The judges have been unified in selecting Jansen’s picture among the many 2,443 entries submitted—probably the most the competitors’s ever acquired.

The appreciable aesthetic attraction in Jansen’s compelling portrait entails its “clever round composition,” the judges acknowledged. The curve of the whale’s skeletal ribs mirror the patterns of the sand and waves, holding the viewers’ eyes inside the body transferring between the dwelling and the useless.

Together with the title, Jansen acquired a $10,000 money prize and a journey prize from Coral Expeditions. The competition was a three way partnership between Australian Geographic and Adelaide’s South Australian Museum.

“This 12 months’s successful picture by Ashlee Jansen is a strong assertion concerning the circle of life and the interdependence of species,” acknowledged Australian Geographic Editor-in-Chief Ms. Chrissie Goldrick.

Epoch Times Photo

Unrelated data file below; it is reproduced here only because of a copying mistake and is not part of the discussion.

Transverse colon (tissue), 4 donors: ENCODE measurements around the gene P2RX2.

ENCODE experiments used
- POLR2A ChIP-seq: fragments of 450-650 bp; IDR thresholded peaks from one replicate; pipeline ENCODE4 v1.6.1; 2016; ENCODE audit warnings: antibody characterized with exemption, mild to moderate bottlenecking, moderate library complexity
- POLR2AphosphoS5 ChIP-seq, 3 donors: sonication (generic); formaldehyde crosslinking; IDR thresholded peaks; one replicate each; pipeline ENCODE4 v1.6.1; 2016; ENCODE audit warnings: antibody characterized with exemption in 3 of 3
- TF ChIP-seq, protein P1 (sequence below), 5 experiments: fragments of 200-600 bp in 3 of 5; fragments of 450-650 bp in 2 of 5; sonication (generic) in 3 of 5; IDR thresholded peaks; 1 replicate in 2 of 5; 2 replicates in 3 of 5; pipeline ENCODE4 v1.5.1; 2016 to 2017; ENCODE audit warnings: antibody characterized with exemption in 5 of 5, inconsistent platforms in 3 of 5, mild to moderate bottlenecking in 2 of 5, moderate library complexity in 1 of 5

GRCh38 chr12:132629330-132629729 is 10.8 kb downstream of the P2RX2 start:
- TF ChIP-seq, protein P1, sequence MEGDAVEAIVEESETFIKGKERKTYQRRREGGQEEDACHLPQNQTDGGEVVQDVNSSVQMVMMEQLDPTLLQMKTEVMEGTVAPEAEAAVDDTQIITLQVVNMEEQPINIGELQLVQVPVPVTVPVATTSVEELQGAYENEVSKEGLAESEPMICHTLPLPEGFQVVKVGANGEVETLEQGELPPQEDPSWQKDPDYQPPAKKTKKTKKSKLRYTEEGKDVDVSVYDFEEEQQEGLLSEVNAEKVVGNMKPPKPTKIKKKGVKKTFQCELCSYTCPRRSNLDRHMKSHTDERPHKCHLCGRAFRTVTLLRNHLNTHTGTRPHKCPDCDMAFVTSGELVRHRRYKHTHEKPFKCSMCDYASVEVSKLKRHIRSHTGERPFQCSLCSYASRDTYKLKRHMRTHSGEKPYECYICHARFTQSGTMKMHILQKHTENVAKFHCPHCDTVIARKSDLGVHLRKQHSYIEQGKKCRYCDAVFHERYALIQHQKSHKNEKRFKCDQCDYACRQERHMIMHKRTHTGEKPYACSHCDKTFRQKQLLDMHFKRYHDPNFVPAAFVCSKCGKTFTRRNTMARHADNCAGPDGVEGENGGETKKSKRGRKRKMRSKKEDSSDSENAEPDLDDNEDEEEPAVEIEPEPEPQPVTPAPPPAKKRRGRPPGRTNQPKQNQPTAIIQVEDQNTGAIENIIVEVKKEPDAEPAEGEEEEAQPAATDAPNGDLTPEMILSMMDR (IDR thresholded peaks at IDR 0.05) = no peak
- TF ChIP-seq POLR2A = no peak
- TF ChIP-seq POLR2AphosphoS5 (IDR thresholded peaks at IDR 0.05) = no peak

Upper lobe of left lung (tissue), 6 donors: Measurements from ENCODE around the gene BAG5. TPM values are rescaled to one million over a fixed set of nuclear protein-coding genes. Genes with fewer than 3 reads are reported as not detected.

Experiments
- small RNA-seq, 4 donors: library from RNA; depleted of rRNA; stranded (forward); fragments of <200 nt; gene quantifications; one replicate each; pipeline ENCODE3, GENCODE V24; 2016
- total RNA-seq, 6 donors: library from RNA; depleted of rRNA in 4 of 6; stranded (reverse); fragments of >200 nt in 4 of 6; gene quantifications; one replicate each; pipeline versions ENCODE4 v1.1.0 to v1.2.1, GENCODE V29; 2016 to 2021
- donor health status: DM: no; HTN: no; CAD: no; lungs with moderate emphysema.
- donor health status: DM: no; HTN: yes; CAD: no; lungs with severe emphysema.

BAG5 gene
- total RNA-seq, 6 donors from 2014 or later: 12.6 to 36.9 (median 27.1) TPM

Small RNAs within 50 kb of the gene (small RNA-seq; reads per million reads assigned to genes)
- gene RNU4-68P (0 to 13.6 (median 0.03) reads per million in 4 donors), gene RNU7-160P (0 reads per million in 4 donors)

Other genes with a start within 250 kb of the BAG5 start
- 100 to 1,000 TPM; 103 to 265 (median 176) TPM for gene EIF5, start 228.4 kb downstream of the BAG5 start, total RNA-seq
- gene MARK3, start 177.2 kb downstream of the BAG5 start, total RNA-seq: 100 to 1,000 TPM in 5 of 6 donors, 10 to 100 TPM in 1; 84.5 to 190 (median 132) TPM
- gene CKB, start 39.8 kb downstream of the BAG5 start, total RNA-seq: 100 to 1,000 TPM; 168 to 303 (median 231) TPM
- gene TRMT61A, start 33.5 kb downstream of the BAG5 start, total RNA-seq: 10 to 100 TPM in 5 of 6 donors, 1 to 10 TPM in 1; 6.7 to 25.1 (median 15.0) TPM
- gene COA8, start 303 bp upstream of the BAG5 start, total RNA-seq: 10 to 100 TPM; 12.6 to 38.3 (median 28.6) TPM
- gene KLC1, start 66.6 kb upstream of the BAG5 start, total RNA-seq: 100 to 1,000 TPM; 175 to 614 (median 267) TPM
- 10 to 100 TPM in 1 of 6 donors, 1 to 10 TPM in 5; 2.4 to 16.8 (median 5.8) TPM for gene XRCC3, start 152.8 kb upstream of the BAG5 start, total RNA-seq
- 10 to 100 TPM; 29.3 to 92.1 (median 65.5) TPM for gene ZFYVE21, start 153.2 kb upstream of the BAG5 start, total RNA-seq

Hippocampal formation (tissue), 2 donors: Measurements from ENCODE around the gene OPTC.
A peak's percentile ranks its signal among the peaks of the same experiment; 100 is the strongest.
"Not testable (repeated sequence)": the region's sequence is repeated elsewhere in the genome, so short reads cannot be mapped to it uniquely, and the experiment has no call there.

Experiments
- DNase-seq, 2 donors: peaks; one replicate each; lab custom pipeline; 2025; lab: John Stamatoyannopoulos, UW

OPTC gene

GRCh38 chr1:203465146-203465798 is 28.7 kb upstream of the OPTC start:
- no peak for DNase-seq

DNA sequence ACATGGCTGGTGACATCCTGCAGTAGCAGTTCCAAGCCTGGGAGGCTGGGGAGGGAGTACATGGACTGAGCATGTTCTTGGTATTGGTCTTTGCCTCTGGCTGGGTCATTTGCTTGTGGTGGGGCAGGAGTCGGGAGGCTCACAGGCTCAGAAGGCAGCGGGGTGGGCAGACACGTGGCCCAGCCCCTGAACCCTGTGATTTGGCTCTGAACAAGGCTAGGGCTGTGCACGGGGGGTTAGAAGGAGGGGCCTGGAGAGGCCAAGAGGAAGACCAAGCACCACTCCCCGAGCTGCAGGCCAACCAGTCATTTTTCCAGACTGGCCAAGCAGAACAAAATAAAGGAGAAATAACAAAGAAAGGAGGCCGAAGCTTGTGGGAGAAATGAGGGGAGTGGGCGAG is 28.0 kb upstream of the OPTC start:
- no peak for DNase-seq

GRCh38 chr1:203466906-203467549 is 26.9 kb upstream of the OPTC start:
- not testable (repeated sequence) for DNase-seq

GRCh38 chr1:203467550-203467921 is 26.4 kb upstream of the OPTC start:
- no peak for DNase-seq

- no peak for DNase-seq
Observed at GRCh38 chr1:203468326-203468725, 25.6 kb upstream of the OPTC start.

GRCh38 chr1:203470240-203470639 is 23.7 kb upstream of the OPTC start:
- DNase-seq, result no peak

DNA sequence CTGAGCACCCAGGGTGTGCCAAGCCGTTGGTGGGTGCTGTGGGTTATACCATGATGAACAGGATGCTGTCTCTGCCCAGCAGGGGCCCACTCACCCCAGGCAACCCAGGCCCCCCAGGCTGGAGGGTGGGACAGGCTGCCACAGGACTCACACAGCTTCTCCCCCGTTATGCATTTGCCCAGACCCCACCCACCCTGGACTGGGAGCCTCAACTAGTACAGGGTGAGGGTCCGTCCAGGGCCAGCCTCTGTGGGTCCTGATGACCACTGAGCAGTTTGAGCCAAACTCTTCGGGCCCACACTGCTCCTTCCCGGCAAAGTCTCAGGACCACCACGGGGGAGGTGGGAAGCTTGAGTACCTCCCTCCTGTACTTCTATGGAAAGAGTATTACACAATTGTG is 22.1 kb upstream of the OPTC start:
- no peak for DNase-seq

“Night time Gentle Eating” by Jannico Kelk. (Courtesy of South Australian Museum)

To not be outshone too brightly, a bunch of different awe-inspiring nature pictures comprised the remainder of the competitors winners in a number of classes. These classes included Animals in Nature, City Animals, Botanical Panorama, the newly minted Astrophotography class, and others.

Featured is one dramatically-lit seahorse within the pitch deep, in addition to the gaping jaws of an incredible white confronting the digicam lens, an acrobatic cave-dwelling bat eating on fireflies in flight, aerial scenes of lush jungle with mist and white water to take one’s breath away, and way more.

Epoch Times Photo
“The Outlier” by Jason Perry. (Courtesy of South Australian Museum)

“Annually I’m amazed by the standard of entries we obtain for this competitors, with entrants capturing unimaginable moments in time that encourage us to deepen our relationship with the pure world, while additionally difficult us to replicate on our affect,” acknowledged Brian Oldman , director of the South Australian Museum.

Added our winner, “This unforgettable expertise is a reminder of how harsh nature and the meals chain could be, but such an vital a part of the pure ecosystem. One animal’s sacrifice can present so many vitamins to so many different species of wildlife for years to return.”